Hickey notes that contractors can use their time to promote tilt-up to new owners, designers and untapped industries in their region, including schools, religious institutions, government agencies or other sectors that have been injected with stimulus funds. "It is critical to a contractor's success to follow and try to predict who will be obtaining funding," he says.
In addition to refining internal processes and pursuing stimulus projects, many contractors are diversifying their service offerings. "In recent months, I have heard of many contractors expanding their services beyond tilt-up," MacKinnon says. "For example, some are now shifting focus to placing and finishing slabs/flatwork, performing foundation work or elevated concrete. Diversification is key to surviving this downturn and most contractors are embracing this through expanded services or simply pursuing work beyond their typical geographic area."
Why tilt-up in this economy?
For decades, tilt-up has been a sought after construction method for projects with tight schedules and budgets. This economic climate is pushing margins even tighter, and tilt-up offers several advantages that are attractive to owners and developers. By using tilt-up, contractors have greater control of the schedule because they are not dependent on subcontractors. Construction starts while design is still in progress. Tilt-up allows trades to work on the facility sooner, provides a slab for a work area for more efficiency and many phases can proceed simultaneously. Tilt-up has long-term advantages in terms of durability and low maintenance.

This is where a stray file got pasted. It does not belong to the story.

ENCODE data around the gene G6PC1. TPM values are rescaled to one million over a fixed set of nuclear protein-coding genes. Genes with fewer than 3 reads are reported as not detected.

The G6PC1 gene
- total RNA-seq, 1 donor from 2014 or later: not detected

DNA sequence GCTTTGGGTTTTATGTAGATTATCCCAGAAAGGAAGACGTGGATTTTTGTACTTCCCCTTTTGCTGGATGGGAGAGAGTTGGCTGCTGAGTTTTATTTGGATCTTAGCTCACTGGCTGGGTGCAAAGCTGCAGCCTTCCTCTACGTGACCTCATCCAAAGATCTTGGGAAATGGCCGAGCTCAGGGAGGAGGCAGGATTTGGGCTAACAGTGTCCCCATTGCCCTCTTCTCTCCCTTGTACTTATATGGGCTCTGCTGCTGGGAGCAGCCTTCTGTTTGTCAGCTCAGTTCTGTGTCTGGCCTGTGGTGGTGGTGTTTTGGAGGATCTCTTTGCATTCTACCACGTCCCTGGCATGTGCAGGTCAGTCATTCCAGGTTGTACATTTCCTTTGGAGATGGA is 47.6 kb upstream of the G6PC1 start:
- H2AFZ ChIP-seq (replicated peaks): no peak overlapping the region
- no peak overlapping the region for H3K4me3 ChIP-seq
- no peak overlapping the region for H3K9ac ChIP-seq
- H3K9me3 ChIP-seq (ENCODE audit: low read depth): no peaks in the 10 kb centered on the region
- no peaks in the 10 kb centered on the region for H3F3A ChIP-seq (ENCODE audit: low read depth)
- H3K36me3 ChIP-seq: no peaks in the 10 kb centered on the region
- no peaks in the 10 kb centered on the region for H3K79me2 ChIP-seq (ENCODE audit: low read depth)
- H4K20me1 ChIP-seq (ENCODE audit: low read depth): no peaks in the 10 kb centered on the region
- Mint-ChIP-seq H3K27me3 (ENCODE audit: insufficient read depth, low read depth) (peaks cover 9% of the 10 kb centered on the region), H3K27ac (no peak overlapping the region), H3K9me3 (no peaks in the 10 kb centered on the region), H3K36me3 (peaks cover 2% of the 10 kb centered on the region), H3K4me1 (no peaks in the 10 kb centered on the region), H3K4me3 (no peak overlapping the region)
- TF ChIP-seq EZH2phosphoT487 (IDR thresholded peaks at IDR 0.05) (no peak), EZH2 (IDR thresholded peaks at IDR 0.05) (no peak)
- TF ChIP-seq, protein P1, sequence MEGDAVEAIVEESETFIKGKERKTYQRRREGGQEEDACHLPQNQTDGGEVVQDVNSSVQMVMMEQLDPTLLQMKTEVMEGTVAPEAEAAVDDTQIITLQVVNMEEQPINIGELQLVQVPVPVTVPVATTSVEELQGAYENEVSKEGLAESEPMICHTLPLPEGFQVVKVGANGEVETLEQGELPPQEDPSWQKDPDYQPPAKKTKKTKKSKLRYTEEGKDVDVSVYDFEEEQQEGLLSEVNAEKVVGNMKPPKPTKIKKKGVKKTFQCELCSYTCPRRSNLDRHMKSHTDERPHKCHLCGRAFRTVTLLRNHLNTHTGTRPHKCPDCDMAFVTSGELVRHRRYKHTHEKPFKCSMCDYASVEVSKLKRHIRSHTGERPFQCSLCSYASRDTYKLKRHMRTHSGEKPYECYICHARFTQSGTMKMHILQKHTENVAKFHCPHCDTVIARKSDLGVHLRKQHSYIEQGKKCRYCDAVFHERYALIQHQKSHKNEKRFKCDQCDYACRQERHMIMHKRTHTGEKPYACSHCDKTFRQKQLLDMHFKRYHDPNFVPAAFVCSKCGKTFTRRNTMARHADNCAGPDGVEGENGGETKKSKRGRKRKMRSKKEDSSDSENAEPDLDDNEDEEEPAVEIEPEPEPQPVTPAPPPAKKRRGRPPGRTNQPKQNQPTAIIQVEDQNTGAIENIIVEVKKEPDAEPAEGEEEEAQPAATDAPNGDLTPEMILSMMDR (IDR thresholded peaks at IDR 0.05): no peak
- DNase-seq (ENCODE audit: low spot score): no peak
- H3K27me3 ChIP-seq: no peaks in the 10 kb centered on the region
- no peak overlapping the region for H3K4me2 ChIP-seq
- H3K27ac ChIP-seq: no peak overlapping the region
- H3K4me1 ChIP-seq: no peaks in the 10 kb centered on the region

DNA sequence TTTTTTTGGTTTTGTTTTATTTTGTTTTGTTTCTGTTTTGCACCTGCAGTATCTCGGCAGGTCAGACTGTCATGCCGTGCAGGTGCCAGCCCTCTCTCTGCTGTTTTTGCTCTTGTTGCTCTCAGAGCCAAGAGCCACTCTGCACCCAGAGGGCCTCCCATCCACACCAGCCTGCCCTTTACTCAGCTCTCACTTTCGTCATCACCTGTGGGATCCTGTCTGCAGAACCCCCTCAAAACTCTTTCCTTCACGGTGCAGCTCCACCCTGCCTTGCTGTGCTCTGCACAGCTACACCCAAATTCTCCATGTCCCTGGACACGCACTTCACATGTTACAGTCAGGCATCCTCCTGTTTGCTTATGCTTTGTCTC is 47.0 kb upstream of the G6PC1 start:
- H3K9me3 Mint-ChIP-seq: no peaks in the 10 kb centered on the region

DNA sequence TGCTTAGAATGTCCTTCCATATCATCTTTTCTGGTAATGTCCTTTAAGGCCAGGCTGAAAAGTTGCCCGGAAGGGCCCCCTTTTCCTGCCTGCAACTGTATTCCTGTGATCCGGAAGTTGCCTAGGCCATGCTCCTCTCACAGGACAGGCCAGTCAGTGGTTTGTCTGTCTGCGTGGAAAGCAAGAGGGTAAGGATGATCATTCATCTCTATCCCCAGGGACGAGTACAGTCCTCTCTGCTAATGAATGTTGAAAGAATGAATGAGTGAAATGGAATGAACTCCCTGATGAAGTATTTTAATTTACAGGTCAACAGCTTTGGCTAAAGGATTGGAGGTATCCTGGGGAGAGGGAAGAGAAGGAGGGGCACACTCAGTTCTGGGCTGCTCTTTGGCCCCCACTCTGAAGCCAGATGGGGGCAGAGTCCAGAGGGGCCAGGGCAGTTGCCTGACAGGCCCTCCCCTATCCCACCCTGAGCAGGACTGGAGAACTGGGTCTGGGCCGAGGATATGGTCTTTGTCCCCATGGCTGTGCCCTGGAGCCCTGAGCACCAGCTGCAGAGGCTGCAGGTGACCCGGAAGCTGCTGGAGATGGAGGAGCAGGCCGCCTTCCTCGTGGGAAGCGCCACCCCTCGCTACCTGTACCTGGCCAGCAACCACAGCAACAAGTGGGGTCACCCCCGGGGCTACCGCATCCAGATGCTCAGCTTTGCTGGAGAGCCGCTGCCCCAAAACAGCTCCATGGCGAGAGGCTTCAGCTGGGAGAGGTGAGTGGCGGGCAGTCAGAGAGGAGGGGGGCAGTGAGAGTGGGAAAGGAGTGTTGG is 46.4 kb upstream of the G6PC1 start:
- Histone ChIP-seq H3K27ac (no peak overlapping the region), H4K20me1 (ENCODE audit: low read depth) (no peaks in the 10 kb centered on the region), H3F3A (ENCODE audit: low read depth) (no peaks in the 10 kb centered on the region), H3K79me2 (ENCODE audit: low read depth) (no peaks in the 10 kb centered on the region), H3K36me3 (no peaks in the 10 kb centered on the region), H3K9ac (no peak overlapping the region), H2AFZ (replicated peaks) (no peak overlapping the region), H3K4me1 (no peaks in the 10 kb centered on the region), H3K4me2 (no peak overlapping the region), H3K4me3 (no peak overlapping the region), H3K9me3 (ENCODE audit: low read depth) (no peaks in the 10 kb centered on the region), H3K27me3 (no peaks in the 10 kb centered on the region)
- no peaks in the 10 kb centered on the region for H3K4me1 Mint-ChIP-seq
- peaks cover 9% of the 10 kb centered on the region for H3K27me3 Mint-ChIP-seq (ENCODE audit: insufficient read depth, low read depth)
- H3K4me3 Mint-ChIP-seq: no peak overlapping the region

"The tilt-up industry has adjusted and reacted to the changing market conditions with lower and more competitive material and labor pricing," MacKinnon says. "Coupled with speed, tilt-up is a very attractive option to fiscally-minded owners."
MacKinnon also notes they have seen more decisions being made with regard to speed of construction and schedule, rather than simply pricing, since owners have to spend more time preparing for a project in terms of procuring financing, securing approvals through municipalities, etc.
"It is important to note that many owners are keenly aware of the current market's financial benefits and do not want to miss a good deal," MacKinnon says. "The faster they can get a project built, the more money they can save on capital expenditures and construction loans."
More than just a solution for buildings, tilt-up has also been successfully used for decades for non-traditional projects. "With much of the stimulus program funds going to infrastructure projects, tilt-up contractors can pursue projects including sitecast retaining walls, bridge components and other similar applications," Simmons says.
Many in the industry are beginning to see signs of recovery and are optimistic about the future. Contractors who have used the market downturn to refine their practices, pursue new business and market their firms will be well-poised for success during the recovery. The sitecast tilt-up industry has aggressively pursued new markets, including projects with sustainable goals, adaptive reuse and even small scale structures.
According to Sauter, now is the time to make the most out of association memberships and capitalize on their resources. "TCA understands the challenges facing our membership and has refined our message for venues such as the Annual Convention to address their concerns and provide them with valuable information to weather this storm," Sauter says. "TCA is developing new programs, including contractor certification, to allow tilt-up construction to better compete with other forms of construction."
Jim Baty is the technical director of the Tilt-Up Concrete Association. To learn more about tilt-up construction, visit www.tilt-up.org.